the strongest piezoelectric


behavior. For this reason, PZT can be widely used in
transducers and other electromechanical devices.
In this paper, a PZT - based cantilever structure used for
the integrated microphone is proposed. It is assumed that
the performance of the new ferroelectrics-silicon
integrated microphone will be much improved because of
the remarkable piezoelectric properties of PZT.

II. PZT Based Cantilever Microphone


Design
Fig. I shows the schematic cross section of the designed
cantilever structure. The structure is composed of

Al / PZT / Al/ SiO2 / Si3 N4 multimorph. A 0.3/ln

Aluminum layer is used as the electrode and barrier layer


to prevent the diffusion between PZT and the silicon
substrate. A 1 .0,n silicon nitride (Si3N4) layer is
used as the supporting structure because of its rigidity and
stiffness. A 0.5pon Silicon dioxide (SiO2) is used to
fasten the bottom electrode to the Si3 N4 substrate. And
finially a 0.3jun Aluminum as the top electrode.

SiO2 (O.5pm)

Al(O.34um)

PZI(O.8wn)

Thus the response or gain of the structure varies with the


stiffness and damping of the structure as well as the nature
of the applied load, including a gravitational or inertial
force.
B. Piezoelectric sensing

Si(30un)

Fig. I Cross-sectional view of the piezoelectric cantilever

microphone
III. Theoretical Design of the Cantilever
Structure

Piezoelectric sensing is based on the piezoelectric effect


of piezoelectric materials. The electrical charge change is
generated when a force is applied across the face of a
piezoelectric film. For a piezoelectric disc of a given
thickness of t, the voltage V generated across the
electrode disc (Fig. 3) when subjected to a stress (T)
would be
V = gtT
(3)

A. Dynamic Behavior ofa Cantilever Microphone

The dynamics of microstructures are also very important


for several reasons. First, the dynamic response of a
cantilever beam, microbridges, or diaphragm determines
the bandwidth of the microsensor, that is, the time taken
for the structure to respond to the applied static load or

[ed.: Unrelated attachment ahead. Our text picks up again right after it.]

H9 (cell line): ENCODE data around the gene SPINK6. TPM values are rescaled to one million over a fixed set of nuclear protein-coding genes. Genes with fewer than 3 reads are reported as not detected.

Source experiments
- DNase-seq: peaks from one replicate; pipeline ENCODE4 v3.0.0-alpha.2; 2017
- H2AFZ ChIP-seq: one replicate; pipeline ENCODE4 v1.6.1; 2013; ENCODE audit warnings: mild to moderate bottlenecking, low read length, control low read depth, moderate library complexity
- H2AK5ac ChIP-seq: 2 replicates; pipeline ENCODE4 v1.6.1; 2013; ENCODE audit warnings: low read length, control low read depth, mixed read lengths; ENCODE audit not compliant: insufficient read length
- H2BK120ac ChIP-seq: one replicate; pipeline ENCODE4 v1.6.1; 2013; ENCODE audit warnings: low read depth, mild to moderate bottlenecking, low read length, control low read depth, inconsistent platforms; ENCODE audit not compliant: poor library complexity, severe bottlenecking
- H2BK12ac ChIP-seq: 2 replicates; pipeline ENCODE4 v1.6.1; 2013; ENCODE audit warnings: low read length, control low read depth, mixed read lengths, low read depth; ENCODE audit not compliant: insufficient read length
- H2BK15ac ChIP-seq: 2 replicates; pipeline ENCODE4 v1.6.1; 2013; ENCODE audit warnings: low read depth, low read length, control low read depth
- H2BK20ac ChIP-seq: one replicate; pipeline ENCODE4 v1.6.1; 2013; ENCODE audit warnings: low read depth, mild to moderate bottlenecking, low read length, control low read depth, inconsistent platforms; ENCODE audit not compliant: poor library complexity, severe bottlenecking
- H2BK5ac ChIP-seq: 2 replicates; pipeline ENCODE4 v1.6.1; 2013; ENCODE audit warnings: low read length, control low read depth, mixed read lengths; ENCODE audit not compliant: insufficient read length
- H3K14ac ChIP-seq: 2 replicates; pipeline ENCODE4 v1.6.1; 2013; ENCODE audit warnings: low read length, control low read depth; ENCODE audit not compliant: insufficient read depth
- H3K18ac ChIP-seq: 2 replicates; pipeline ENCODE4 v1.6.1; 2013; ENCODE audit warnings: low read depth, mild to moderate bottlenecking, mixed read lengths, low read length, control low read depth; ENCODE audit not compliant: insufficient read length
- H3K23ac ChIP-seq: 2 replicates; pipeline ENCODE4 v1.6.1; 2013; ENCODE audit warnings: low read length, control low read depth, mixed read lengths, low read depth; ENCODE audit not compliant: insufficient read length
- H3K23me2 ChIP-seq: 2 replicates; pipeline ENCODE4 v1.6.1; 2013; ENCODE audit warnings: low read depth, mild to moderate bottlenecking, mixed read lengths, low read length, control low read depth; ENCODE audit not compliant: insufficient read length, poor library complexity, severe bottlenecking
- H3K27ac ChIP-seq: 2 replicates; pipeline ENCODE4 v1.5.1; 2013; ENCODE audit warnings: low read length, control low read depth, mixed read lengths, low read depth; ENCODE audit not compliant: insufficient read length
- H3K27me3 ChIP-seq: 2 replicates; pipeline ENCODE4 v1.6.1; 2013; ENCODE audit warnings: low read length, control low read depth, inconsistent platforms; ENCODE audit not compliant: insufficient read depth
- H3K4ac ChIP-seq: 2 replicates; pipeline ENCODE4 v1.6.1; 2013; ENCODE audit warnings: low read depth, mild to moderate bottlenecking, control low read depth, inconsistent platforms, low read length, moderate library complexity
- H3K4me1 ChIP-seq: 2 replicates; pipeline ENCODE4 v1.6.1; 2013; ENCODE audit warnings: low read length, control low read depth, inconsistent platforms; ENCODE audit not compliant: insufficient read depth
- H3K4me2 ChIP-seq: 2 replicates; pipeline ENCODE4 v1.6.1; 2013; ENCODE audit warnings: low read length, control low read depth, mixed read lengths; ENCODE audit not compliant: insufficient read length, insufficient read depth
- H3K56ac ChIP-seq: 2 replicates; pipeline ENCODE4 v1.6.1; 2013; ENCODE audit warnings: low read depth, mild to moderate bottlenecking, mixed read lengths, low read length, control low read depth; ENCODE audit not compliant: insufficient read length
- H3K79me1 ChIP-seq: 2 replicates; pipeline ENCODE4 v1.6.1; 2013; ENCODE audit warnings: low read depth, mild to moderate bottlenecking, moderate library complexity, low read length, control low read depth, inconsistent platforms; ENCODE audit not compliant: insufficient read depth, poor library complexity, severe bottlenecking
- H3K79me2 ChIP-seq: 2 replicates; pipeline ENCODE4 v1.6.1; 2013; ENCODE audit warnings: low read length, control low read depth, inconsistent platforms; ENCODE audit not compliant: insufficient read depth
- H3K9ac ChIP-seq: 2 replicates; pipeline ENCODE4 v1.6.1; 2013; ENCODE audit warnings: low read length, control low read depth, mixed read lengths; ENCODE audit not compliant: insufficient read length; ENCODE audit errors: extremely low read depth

follow a dynamic load. Second, the kinetics of the
structure can be used in inertial sensors to measure linear
and angular accelerations. Finally, there is a class of
mechanical sensors based on a microstructure that is
forced to resonate at some characteristic frequency [4]. In
an inertial or resonant sensor, the cantilever beam is
modeled as a movable mass m , connected to a spring with
stiffness constant k in parallel with a damper with a
mechanical damping coeffiqient b (Fig. 2). The mass m
represents the diaphragm ndass, the stiffness cotnstant k
represents the low-frequency sensitivity of the diaphragm,
and the resistance b represents the damping of the
diaphragm movement [5]. The dynamic equation of
motion of a simple microflexural structure can be
approximated to a one-dimensional second-order lump
system model and it can be described by (1)

(I)

mx+ bx+ kx= F,(t)

Where x is the diaphragm deflection, and F1(t)is the


force on the diaphragm caused by the sound pressure. And
the resonant frequency w0 and damping factor {of the
simple microflexural system is given by
o0

AirdaImpinp

i~ I

,,

and

= be..

(2)

F,,,

's;I d''E;,f{/,Xt>/
e ;ov f-.~~~~End mas%^

/.; =

lJ,,, 0

5~ ~ ~ ~i"1 .1k ,

lectro&
Pkv.zeelctrk
dk,c

Fig. 3 Piezoelectric Sensing


Where g is the piezoelectric voltage coefficient. The
piezoelectric sensing is mostly used in the sensors such as